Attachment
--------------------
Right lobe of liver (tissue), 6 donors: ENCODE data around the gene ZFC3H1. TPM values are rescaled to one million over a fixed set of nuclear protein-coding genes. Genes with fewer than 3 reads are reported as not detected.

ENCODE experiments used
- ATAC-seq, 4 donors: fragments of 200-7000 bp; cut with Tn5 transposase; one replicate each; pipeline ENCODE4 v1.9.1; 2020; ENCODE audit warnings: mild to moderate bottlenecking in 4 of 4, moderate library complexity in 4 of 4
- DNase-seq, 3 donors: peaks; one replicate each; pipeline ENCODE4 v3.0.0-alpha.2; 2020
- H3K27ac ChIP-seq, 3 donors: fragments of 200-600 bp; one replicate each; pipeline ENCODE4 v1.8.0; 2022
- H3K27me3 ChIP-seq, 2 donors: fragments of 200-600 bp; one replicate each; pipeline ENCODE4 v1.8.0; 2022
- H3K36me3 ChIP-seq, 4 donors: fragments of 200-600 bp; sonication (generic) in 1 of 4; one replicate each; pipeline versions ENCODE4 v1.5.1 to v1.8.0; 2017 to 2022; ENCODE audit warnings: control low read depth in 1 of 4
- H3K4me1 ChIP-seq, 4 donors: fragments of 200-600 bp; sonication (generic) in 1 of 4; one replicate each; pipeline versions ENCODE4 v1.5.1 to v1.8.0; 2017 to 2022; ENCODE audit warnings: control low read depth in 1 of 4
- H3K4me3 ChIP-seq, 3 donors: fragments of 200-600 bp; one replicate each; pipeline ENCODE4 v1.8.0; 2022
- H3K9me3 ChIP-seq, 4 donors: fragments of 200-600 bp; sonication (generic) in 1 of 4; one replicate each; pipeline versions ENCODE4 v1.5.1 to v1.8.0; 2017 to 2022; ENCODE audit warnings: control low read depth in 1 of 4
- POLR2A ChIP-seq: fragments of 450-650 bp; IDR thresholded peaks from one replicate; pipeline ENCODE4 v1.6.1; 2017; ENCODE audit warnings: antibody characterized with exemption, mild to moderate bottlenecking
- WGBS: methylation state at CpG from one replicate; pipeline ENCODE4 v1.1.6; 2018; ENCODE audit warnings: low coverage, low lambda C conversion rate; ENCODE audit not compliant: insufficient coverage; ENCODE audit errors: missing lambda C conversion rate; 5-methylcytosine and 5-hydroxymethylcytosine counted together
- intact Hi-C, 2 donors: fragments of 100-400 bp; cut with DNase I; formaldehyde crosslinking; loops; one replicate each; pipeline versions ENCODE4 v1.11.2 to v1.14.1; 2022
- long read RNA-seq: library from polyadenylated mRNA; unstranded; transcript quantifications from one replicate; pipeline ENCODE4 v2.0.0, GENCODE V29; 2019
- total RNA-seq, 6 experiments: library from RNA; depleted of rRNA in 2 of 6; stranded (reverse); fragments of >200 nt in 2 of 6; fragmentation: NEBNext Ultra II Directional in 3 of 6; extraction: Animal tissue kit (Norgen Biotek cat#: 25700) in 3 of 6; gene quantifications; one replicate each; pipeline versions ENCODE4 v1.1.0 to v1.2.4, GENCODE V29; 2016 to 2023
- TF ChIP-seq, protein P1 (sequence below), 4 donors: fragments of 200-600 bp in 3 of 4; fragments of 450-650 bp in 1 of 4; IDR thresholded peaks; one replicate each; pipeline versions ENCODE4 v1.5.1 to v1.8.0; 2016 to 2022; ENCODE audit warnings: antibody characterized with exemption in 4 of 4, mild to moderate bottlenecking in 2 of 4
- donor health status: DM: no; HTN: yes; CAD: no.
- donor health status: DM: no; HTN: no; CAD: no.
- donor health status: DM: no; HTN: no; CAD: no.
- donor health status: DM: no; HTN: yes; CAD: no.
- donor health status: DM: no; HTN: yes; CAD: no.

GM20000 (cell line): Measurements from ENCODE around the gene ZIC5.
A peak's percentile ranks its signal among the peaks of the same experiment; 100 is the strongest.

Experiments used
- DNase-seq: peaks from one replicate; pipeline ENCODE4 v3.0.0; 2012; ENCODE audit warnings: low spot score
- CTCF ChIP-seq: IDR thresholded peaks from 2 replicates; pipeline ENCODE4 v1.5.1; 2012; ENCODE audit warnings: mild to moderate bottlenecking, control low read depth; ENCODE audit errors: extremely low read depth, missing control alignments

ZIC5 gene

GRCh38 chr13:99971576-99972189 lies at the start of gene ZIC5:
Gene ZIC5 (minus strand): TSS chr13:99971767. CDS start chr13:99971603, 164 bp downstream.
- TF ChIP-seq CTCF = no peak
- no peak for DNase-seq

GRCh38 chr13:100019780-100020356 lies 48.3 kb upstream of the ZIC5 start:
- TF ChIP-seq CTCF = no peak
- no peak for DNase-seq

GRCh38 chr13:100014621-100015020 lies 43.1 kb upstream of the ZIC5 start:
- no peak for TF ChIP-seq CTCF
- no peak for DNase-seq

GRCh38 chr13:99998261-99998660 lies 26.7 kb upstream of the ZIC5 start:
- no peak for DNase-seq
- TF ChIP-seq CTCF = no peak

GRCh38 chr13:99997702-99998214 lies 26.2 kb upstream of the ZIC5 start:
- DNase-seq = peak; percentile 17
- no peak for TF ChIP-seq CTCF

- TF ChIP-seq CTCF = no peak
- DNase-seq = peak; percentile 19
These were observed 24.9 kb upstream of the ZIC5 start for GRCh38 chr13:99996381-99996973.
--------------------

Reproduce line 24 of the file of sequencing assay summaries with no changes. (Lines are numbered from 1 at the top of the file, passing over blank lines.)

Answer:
Experiments used